At this point the worldly reader might ask, "Can McGrory hold on to his job?"
That, of course, depends on who the new owner turns out to be. McGrory brings continuity and stability to news side of the organization. That is something presumably to be prized by whoever pays out the $80 million to $150 million the paper is expected to fetch.
If that's the case, then what of the reports by the Boston Herald that this is an unplanned fire sale that demonstrates the essential bankruptcy of elite media?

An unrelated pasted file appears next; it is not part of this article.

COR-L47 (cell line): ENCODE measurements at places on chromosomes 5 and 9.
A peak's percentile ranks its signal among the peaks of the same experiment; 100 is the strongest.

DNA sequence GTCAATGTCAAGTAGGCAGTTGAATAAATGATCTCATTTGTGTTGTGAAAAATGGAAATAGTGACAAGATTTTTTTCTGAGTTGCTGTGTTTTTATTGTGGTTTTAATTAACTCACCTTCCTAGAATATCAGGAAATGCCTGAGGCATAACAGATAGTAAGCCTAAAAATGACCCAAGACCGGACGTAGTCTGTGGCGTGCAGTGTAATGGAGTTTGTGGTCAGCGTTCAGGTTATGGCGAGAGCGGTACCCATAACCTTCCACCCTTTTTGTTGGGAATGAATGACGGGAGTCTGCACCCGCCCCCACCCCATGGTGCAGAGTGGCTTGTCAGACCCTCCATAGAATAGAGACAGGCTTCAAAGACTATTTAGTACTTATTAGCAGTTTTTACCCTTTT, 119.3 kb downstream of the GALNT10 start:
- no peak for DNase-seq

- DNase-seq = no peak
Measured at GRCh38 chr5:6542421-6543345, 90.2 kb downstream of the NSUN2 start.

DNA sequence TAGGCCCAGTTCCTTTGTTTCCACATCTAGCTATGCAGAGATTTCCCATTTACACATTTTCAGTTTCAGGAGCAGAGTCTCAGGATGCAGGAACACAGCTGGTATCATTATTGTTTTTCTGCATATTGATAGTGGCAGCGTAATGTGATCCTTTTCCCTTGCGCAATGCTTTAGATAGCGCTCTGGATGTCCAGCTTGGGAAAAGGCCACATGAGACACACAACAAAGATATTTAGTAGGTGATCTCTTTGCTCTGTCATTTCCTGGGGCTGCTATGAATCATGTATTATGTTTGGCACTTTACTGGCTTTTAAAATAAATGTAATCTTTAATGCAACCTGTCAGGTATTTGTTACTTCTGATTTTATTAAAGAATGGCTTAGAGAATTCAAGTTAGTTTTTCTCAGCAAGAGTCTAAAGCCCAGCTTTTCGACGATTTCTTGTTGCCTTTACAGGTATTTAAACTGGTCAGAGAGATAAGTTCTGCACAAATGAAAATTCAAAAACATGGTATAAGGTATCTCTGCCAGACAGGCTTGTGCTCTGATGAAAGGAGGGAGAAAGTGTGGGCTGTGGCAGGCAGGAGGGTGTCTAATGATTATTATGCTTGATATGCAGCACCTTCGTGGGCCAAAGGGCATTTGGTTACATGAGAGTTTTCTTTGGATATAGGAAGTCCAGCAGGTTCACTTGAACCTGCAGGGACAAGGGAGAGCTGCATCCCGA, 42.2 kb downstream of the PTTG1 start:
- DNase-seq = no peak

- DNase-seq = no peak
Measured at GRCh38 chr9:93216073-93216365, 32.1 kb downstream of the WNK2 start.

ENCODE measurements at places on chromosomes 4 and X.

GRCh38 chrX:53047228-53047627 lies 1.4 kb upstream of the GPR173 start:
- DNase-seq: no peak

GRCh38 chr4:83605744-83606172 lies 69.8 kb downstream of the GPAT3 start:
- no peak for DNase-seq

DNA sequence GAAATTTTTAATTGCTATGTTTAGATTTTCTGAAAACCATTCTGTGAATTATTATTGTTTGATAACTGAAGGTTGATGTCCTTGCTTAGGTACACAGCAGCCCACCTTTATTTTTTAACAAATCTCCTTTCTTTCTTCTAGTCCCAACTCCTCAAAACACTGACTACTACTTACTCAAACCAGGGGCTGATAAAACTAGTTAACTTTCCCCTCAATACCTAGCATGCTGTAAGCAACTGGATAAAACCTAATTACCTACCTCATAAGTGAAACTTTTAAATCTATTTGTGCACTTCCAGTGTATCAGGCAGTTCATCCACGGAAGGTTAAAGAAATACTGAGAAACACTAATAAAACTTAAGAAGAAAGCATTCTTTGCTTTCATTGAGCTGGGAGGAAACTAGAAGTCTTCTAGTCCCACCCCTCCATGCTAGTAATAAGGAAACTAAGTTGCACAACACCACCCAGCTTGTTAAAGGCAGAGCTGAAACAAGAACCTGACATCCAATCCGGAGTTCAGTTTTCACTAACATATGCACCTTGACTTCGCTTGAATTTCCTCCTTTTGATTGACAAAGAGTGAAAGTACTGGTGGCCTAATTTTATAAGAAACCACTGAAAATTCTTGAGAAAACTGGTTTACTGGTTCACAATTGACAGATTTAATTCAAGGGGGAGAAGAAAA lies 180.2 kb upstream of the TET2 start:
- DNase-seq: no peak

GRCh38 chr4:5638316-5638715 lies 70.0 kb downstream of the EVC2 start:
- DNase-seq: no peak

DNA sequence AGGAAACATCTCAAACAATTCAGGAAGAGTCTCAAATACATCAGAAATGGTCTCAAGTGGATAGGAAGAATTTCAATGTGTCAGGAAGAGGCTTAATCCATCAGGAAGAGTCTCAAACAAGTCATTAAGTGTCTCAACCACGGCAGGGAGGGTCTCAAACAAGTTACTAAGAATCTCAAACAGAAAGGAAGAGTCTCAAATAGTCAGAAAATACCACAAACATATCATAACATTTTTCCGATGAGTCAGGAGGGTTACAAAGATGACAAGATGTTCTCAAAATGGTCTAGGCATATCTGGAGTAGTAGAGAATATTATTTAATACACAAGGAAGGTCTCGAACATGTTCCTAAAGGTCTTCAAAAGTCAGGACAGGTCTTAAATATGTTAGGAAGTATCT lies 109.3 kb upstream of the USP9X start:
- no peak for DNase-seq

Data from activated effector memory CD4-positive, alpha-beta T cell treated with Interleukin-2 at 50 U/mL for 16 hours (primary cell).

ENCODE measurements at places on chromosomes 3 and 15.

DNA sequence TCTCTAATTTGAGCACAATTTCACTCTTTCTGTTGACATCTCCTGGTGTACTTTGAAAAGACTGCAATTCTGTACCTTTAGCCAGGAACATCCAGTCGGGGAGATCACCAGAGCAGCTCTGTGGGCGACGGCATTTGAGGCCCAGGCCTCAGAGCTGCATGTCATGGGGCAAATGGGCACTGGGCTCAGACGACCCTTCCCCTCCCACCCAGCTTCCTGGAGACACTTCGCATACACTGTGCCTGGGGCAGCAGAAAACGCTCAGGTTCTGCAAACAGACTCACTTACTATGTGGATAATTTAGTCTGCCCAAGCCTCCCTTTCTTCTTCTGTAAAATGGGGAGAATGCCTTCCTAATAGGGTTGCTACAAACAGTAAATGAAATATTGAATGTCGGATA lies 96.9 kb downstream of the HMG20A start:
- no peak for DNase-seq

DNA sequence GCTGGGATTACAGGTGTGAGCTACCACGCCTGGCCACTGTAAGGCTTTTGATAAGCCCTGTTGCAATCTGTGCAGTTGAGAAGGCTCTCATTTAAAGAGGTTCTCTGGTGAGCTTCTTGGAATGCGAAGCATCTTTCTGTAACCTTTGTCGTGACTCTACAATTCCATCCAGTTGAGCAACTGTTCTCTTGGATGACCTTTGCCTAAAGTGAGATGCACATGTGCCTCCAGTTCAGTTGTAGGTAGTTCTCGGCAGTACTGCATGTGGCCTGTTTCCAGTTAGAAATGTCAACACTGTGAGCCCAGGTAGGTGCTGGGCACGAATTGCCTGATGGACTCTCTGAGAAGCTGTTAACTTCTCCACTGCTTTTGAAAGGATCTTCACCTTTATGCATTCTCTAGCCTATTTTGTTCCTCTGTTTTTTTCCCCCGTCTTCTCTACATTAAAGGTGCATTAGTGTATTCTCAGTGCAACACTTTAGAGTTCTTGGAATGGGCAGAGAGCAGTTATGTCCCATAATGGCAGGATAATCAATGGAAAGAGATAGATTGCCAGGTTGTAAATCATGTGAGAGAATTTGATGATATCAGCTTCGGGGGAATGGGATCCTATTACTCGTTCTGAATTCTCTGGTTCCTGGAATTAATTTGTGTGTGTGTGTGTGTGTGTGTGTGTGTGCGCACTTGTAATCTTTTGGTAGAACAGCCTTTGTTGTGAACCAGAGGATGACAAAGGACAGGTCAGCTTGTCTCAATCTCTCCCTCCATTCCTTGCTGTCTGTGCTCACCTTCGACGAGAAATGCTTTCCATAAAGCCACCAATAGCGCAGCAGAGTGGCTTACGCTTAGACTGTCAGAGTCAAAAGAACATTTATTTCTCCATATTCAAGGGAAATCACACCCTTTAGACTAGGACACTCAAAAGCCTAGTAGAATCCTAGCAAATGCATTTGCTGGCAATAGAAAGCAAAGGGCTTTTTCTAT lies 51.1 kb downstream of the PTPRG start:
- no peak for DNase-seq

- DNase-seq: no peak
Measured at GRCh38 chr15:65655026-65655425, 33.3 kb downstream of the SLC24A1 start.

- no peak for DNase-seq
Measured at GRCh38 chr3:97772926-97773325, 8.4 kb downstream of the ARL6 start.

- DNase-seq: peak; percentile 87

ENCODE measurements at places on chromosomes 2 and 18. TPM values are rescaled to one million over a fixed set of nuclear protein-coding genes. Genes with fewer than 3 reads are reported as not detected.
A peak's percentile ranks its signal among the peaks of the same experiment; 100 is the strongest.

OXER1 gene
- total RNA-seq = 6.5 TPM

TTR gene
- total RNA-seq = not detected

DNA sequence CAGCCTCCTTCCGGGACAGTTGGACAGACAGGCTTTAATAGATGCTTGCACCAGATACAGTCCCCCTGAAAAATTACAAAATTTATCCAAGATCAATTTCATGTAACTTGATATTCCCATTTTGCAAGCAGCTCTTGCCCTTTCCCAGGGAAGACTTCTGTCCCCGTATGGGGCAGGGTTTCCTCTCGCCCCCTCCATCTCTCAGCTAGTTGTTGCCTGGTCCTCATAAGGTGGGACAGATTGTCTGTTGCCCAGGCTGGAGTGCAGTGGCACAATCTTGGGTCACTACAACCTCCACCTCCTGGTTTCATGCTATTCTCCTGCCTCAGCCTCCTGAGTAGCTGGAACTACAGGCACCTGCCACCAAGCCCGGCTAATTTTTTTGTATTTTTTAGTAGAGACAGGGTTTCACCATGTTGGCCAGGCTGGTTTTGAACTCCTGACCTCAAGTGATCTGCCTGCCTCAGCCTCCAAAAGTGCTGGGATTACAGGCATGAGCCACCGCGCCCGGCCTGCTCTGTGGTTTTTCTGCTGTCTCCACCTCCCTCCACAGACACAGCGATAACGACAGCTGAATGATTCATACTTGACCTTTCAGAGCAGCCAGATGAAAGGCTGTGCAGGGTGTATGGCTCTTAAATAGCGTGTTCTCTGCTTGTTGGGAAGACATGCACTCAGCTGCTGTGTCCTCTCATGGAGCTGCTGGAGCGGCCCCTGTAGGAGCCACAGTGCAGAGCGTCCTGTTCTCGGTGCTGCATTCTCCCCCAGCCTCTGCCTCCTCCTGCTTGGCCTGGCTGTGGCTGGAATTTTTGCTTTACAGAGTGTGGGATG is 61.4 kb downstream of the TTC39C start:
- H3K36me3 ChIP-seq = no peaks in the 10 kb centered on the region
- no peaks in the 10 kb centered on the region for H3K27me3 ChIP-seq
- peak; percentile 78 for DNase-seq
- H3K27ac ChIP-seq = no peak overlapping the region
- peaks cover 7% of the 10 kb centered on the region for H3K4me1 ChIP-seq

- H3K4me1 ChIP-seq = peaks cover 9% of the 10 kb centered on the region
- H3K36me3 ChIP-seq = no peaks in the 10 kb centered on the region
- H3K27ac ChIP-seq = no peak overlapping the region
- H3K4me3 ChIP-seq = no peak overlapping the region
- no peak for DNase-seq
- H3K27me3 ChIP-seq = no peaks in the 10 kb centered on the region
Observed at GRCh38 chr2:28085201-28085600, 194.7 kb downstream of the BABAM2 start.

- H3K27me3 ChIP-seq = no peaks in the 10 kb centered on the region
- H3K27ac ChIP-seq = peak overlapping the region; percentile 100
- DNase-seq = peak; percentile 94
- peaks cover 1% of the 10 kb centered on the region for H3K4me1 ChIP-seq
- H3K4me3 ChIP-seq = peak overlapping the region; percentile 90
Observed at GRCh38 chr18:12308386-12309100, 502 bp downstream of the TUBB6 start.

It is true that all newspapers and most media are under punishing pressure. The Herald itself is a case in point. Unwilling or unable to pay for printing itself, the Herald has farmed out the job to the Globe — which, it is safe to imagine, makes a profit on the deal. Perhaps the toxic fantasies deployed by the Herald's front-page editors are a passive-aggressive reaction to the complicated realities of today's newspaper world.
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